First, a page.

Domestic abuse campaign focuses on 'forgotten' children

A still from Refuge's new campaign video showing a worried girl next to Christmas presents Image copyright Refuge
Image caption Refuge said the campaign "gives a voice" to children, the "silent witnesses" of abuse

Children, described as the "forgotten victims of domestic violence", have been put at the centre of a Christmas campaign by the charity Refuge.

It said some 750,000 children witness domestic violence each year, which can have a "profound and lasting impact".

The charity has launched a video campaign on Facebook, encouraging viewers to raise funds and awareness by sharing the hashtag #givethemrefuge.

The launch comes as Refuge's specialist services face possible funding cuts.

One in four women in the UK experience domestic violence, and two women are killed each week by a partner or ex-partner in England and Wales, the charity said.

Refuge's video shows a girl unwrapping presents while being filmed by her sister, but the children end up abandoning their presents to run away from a violent argument between their parents.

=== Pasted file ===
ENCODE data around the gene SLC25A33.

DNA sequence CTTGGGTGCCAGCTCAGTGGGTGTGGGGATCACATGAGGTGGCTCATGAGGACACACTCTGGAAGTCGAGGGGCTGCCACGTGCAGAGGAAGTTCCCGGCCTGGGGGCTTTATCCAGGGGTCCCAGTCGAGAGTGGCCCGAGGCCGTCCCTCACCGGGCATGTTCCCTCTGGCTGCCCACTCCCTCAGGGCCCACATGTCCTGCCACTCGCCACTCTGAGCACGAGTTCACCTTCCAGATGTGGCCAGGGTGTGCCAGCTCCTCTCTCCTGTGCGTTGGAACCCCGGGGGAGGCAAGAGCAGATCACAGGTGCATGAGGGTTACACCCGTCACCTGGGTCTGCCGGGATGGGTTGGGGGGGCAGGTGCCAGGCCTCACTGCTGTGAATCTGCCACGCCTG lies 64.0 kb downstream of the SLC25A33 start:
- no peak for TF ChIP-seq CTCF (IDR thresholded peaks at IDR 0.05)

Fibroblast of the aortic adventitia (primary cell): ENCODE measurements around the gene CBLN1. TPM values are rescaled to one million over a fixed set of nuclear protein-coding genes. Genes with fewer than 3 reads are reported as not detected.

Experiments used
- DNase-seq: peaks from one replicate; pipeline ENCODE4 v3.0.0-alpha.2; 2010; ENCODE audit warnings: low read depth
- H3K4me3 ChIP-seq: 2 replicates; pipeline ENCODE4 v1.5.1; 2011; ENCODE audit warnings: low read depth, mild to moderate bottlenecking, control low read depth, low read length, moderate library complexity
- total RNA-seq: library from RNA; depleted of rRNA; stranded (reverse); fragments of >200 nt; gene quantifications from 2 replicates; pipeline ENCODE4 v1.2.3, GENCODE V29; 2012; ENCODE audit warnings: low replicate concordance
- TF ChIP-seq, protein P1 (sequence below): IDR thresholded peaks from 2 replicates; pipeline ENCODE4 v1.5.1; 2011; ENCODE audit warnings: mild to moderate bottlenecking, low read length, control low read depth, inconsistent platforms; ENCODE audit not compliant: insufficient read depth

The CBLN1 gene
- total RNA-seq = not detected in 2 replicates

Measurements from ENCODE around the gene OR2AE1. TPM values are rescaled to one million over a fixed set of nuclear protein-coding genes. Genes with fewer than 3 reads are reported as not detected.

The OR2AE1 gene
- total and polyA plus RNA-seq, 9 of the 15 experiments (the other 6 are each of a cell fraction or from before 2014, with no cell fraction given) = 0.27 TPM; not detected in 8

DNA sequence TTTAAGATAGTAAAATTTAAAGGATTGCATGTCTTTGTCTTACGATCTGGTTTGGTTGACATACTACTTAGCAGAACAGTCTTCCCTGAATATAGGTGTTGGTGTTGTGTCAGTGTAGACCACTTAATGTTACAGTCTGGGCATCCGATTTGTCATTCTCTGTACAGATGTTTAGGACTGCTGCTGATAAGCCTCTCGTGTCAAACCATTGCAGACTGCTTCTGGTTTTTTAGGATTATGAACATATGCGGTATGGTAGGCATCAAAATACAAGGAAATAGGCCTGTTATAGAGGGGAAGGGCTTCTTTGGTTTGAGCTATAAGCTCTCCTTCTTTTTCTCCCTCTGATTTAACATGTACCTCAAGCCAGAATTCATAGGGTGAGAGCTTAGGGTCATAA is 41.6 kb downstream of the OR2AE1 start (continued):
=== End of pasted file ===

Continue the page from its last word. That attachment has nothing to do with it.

Abusive father

An unnamed 22-year-old abuse victim said the fictional video was similar to her own childhood memories of living in "daily fear and terror" after witnessing her father "abuse, threaten and intimidate" her mother.

"It was only after a frantic phone call I had with my father that I knew he would fulfil his threat to 'smash her brains against the wall' and kill my mother," she said.

She eventually escaped to a refuge with her mother and brother, where they were supported by Refuge, she said.

"Not only did the refuge give us safety, anonymity and a place to overcome our trauma and rebuild our lives, but my brother and I had the opportunity to enjoy our childhood and also start over," she said.

Sandra Horley, chief executive of Refuge, said more than 3,300 women and children were supported by the charity, with children making up about two-thirds of people in the charity's accommodation.

She added that the charity was "fighting to raise funds to keep its services running".

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